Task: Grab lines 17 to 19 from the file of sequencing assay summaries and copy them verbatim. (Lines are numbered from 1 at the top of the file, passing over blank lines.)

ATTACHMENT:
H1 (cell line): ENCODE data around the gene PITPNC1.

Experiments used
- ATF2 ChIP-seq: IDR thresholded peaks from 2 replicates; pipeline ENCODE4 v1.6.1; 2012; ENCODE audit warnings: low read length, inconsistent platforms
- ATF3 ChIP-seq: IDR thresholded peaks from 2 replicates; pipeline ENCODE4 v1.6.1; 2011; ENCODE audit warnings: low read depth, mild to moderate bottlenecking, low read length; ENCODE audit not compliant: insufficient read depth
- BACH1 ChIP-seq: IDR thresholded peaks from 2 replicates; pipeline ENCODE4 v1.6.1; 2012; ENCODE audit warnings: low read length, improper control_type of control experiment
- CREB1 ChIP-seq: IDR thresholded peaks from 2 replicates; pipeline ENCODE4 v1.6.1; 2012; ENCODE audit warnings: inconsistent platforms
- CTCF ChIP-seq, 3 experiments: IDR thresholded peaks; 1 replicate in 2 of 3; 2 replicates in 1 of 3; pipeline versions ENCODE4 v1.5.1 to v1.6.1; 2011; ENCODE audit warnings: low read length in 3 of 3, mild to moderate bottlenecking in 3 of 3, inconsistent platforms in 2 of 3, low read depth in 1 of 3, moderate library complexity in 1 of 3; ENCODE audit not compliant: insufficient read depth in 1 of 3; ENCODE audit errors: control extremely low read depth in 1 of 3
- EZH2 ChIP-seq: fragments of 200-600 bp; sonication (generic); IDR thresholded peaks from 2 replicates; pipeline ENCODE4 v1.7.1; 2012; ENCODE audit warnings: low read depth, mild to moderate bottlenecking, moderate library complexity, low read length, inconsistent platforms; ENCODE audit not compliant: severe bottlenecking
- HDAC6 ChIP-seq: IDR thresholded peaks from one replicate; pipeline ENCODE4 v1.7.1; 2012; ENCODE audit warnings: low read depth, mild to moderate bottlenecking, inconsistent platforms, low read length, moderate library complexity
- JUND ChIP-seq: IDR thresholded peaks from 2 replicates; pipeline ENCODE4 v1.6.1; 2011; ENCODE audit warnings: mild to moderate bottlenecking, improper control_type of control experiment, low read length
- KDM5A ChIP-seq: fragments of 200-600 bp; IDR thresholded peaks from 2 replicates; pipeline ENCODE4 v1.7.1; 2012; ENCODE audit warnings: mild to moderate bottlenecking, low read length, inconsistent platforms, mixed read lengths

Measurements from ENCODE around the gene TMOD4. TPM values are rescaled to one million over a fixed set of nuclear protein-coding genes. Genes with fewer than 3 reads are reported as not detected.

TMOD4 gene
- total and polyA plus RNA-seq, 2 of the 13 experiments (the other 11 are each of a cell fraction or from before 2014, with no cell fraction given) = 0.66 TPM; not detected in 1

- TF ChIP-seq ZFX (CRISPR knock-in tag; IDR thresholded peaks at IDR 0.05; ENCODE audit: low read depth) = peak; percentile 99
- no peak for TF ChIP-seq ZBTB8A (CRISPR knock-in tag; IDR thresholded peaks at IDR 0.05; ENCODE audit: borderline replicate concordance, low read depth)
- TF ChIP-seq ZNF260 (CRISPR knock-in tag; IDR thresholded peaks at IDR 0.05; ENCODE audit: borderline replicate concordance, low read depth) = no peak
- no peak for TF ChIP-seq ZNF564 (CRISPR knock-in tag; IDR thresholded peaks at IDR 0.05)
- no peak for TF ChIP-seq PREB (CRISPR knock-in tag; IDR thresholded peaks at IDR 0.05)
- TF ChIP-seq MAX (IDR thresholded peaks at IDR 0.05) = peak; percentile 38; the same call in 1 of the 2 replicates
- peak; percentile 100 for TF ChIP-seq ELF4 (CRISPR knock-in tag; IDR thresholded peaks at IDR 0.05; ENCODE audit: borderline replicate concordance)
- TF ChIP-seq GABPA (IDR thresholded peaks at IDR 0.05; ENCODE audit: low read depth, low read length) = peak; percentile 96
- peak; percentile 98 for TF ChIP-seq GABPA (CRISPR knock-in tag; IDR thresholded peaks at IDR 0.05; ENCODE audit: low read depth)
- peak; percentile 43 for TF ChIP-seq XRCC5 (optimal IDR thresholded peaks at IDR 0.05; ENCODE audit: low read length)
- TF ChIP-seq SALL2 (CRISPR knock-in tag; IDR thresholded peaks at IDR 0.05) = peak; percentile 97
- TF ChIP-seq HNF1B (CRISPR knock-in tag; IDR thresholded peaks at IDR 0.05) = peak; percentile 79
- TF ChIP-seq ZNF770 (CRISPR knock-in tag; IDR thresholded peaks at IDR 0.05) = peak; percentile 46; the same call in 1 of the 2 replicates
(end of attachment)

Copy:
- TF ChIP-seq ZNF260 (CRISPR knock-in tag; IDR thresholded peaks at IDR 0.05; ENCODE audit: borderline replicate concordance, low read depth) = no peak
- no peak for TF ChIP-seq ZNF564 (CRISPR knock-in tag; IDR thresholded peaks at IDR 0.05)
- no peak for TF ChIP-seq PREB (CRISPR knock-in tag; IDR thresholded peaks at IDR 0.05)